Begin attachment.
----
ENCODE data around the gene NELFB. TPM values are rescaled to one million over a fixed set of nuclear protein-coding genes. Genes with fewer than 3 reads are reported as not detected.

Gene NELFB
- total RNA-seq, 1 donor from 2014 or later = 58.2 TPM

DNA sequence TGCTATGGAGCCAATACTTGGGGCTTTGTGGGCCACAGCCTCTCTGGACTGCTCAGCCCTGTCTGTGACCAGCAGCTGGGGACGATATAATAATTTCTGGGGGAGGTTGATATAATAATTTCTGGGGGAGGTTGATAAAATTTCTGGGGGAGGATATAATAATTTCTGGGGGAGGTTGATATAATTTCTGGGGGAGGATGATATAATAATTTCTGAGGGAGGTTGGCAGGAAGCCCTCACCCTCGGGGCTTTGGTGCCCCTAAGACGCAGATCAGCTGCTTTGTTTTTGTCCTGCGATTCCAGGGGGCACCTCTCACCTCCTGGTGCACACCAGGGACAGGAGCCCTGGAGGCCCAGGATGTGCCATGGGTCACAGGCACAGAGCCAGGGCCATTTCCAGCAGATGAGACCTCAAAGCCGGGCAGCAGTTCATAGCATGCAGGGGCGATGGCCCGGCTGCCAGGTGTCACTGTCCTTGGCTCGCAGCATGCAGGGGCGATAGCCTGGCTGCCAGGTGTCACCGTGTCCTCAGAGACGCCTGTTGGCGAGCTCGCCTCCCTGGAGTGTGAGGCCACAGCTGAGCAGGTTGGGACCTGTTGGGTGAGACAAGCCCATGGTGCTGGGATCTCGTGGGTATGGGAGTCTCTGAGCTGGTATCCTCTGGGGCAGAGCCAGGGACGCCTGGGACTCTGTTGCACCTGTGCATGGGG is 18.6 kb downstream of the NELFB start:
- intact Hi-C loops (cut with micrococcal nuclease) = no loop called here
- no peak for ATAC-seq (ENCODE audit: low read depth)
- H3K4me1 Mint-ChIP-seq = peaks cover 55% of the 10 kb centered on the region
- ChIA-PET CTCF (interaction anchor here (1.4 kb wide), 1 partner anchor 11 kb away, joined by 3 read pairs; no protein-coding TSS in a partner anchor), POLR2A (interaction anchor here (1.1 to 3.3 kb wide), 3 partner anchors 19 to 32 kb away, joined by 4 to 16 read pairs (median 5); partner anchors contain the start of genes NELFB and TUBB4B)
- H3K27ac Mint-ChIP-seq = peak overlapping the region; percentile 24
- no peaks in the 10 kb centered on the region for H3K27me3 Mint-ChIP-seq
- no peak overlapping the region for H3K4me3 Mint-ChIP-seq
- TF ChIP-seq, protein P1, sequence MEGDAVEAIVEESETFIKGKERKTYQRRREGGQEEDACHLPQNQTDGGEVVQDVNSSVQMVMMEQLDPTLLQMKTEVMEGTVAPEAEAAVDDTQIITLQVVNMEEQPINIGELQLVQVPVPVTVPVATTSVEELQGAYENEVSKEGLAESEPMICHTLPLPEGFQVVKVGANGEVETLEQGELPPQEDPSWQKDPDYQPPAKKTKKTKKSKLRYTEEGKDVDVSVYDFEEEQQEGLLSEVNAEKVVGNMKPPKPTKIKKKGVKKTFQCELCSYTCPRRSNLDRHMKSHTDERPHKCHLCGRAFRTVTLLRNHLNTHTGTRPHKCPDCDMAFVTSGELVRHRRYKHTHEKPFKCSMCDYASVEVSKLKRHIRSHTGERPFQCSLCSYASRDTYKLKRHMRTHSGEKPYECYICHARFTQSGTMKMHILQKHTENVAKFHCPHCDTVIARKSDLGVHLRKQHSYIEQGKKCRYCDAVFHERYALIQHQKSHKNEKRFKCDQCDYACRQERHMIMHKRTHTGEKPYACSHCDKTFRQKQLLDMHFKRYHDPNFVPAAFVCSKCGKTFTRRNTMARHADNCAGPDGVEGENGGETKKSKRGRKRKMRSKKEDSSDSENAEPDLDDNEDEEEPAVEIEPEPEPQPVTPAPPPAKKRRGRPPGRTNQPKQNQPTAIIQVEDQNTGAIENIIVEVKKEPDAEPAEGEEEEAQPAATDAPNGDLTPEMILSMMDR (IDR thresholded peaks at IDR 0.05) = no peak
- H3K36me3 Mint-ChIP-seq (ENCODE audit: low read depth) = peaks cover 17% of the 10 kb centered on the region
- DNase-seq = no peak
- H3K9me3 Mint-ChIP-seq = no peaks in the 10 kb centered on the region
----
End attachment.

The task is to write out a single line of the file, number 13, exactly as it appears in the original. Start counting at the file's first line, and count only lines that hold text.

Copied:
- H3K36me3 Mint-ChIP-seq (ENCODE audit: low read depth) = peaks cover 17% of the 10 kb centered on the region